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Crank Length

Skid SoloSkid Solo Posts: 29
edited January 2009 in Road beginners
Hi, I know there are many topics on subject but I am still confused after looking at them all, here is my scenario :

• I am 5’8” with an inside leg of 29” (trouser measurement, I have not actually measured real inside leg)
• I normally ride mountain bikes, and use a 175mm crank.
• I purchased a road bike 2 years ago for some winter training, a Trek 1200, which came with a 170mm crank length
• I have damaged the frame on the Trek and have purchased a replacement, and I am about to build up the new frame
• I want to replace the crankset on the new road bike frame and looked at buying a new set. However when I looked into cranks and there were various lengths.
• I did some further exploring and found that my ideal length would be under 170mm
• Being predominantly a mountain bike rider I don’t seem to spin high rpm, I struggle to get to a cadence of 90rpm and on my road bike I normally have an average Cadence of 60-65.
• So short cranks don’t seem to offer me an advantage as I seem to use power more than rpm in my riding style.

So can anyone offer me any advice as to what size crank I should purchase, I originally wanted to go for the 170 but don’t want to be that much difference to my mountain bikes, so am thinking 172.5

Posts

  • alfabluealfablue Posts: 8,497
    I would go for the 170. I don't see the need for similarity to the mtb, gears and riding are all different anyway. I ride 170 road, 175 mtb (this is pretty standard for most people, the thinking is you need more torque on the mtb, and more rpm on the road). That said, the differences do not make a great difference in practice.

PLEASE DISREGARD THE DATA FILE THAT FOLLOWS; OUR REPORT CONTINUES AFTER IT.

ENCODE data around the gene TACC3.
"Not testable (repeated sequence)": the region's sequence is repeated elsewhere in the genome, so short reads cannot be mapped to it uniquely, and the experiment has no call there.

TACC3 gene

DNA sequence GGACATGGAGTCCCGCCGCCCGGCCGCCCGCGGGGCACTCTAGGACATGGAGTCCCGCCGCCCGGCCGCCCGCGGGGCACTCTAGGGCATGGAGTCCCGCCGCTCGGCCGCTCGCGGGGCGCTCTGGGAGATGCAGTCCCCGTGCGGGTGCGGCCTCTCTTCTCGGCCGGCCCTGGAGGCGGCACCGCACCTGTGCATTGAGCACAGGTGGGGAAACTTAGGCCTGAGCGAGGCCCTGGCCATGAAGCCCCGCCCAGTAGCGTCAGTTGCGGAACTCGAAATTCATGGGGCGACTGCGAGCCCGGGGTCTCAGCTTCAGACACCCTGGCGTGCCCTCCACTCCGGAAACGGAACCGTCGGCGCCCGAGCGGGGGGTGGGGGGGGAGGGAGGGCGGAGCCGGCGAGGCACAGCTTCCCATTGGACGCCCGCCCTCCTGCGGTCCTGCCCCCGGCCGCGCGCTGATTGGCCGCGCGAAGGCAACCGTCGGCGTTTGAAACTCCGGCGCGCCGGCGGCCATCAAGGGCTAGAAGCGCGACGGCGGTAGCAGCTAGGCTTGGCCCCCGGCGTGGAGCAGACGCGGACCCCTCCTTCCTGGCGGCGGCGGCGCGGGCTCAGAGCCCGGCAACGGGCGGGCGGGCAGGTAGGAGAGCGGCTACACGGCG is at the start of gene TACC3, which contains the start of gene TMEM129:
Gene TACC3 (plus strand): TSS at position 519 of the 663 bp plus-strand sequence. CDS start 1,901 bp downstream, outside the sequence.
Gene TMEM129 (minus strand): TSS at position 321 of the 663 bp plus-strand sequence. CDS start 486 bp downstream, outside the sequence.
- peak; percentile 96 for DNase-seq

How about learning to spin faster on the road, you can do it, its just changing a habit. You will probably find a higher cadence more efficient.
  • rb1956rb1956 Posts: 134
    1) Please measure your leg length properly. It is crucial to many bike fit issues. I do wish the bike world would stop talking about inseam, inside-leg etc. because it's so dangerously misleading. Trouser length is so vague as to be meaningless, but it is usually substantially shorter than leg length. If you're building a new bike, please consider getting a proper bike fit done.

    2) There are lots of different formulae around relating leg length to crank length. It is one of the more controversial issues in cycling. However a 2.5mm or even 5mm difference is one that I doubt you'll even be able to detect.

    3) Unless you're a racer, a cadence of 90rpm isn't especially low. Over typical rides I average 80rpm and peak at 105-110rpm. However, learning to spin faster usually means developing a smoother, more even pedal-stroke, and that is always a good idea.
  • carefulcareful Posts: 720
    However a 2.5mm or even 5mm difference is one that I doubt you'll even be able to detect.
    - RB1956

    I agree with RB1956. I have slightly different crank lengths on different bikes. In theory the saddle needs to be slightly lower for longer cranks but a couple of mm shouldn't make any difference.
  • Ride the crank length you are comfortable with. There is very little to no difference in our ability to generate power over the range of crank lengths typically available with bikes.

    There's an item on crank length here if interested:

    http://www.cyclefitcentre.com/further%20reading.htm
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